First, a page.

November 10, 2010

Afghan deployment #4 update

UPDATE to the previous piece: reportedly the U.S. is pushing for a more combative role for us, with Canadians deployed primarily or at least prominently as police mentors. I don't believe the article is correct here, though: "NATO commanders say they need trainers in classrooms, too they identified a shortfall of about 900 a month ago, and officials say the shortfall is now about 750."

That's the forecast shortfall for NTM-A (NATO Training Mission-Afghanistan) as a whole, I believe, not just "classroom trainers". NTM-A's strength (which must be close to 10,000 authorized personnel) includes both the trainers and battlefield mentors (although mentors are under operational control of ISAF IJC, they fall under the NTM-A ration strength). The upshot is that if Canadians were to join NTM-A with a "behind the wire" caveat in large numbers, they'd likely be supplanting soldiers from other countries (primarily the U.S.) in the safer billets, who would then shift to cover the mentoring responsibilities.

There are large issues with running operational mentoring teams in areas where you don't have main force units or established infrastructure, like the Canadians do in Kandahar right now. Mobility is one obvious one. If you start bringing Canadian vehicles, you have to have that whole maintenance and recovery infrastructure behind them... if you borrow U.S. ones, you need to train a lot of drivers. The same goes for weapons, clothing, and on and on: either you're generally relying on the "land owner" unit for that area for all kinds of support, or you end up recreating a national support capability at the nearest large base for yourself. The twin competing risks are that you end up with a very small number of actual usable soldiers compared to the support "tail" or that we revisit the World War One debate of having Canadian soldiers being broken up into small subunits within another nation's army.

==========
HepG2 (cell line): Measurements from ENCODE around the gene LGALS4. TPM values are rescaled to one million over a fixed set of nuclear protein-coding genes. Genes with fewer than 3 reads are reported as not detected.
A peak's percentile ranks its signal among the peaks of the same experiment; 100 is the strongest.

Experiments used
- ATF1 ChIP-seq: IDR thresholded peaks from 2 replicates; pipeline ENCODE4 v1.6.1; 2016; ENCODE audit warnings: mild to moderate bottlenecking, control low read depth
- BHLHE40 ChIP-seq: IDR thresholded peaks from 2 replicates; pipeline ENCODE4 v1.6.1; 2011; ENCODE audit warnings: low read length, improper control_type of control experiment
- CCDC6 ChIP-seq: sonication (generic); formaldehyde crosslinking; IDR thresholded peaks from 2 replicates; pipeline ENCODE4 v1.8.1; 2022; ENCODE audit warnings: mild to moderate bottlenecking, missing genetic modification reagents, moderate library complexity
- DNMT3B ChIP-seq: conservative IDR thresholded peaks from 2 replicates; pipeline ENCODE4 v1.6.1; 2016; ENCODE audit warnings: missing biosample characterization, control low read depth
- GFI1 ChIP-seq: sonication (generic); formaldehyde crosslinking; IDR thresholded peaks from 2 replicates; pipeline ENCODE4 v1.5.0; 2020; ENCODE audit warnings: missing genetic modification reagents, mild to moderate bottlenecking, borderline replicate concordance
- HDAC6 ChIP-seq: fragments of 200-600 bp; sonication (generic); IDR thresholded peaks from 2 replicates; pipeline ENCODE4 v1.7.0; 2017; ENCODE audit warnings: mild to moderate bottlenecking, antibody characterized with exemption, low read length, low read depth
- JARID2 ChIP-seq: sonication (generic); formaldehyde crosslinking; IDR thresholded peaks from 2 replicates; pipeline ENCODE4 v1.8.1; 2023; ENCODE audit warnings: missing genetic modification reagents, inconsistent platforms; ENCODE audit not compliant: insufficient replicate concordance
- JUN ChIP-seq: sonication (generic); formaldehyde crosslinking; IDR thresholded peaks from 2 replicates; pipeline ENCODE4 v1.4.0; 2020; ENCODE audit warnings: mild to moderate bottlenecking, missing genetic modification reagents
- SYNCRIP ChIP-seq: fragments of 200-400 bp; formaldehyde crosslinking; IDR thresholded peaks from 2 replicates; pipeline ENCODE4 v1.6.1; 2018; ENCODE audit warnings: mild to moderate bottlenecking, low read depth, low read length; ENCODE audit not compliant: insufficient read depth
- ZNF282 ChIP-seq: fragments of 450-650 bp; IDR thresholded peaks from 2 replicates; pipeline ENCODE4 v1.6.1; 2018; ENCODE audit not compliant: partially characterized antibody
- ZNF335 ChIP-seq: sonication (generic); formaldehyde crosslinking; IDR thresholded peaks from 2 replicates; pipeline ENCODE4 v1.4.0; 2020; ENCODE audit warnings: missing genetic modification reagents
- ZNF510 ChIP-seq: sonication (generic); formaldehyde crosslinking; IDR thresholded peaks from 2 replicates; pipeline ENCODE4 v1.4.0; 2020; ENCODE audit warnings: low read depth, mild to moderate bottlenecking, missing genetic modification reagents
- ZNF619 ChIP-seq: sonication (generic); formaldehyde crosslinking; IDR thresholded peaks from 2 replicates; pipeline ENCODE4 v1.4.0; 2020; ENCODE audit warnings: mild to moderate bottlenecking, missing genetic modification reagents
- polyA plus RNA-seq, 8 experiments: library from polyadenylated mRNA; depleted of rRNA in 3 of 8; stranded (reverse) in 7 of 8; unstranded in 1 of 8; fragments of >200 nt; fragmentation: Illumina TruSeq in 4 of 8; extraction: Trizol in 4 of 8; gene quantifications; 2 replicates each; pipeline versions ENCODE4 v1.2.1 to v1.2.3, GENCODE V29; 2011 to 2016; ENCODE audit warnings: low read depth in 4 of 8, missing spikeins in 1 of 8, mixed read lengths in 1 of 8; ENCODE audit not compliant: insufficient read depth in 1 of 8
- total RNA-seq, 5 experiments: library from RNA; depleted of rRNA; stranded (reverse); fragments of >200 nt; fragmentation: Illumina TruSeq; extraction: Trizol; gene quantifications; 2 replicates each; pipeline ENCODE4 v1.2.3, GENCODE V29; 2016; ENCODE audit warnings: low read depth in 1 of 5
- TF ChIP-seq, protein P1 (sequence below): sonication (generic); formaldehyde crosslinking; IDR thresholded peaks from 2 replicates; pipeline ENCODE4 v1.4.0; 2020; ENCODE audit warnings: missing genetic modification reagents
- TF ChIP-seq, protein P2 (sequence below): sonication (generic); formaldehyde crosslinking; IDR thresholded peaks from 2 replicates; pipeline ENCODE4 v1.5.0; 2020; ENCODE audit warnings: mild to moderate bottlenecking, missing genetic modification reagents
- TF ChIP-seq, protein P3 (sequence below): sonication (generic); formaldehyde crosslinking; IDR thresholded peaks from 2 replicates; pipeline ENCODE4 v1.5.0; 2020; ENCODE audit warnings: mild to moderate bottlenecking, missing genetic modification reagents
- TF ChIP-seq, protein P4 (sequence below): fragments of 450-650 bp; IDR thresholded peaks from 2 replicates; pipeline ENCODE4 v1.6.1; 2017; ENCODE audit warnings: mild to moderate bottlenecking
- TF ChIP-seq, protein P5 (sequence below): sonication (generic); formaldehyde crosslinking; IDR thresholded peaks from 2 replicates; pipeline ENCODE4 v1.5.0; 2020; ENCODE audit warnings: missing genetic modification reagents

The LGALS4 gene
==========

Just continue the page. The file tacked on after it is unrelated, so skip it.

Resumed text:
UPDATE: Just some ballpark figures. As of Oct/10, NTM-A had a requirement for about 180 ANA OMLT teams (say 20 personnel each) and 475 ANP POMLT teams (again, say 10 each). Say the total NTM-A total strength is 10,000. So at absolute most you're looking at 1,500 "inside the wire" jobs in the entire country. If the proposal is to lay claim to over half of those, basically the majority of all the "behind the wire" training jobs in the Kabul area in other words, in competition with the rest of NATO, that would seem likely to meet some kind of pushback.

Posted by BruceR at 11:39 PM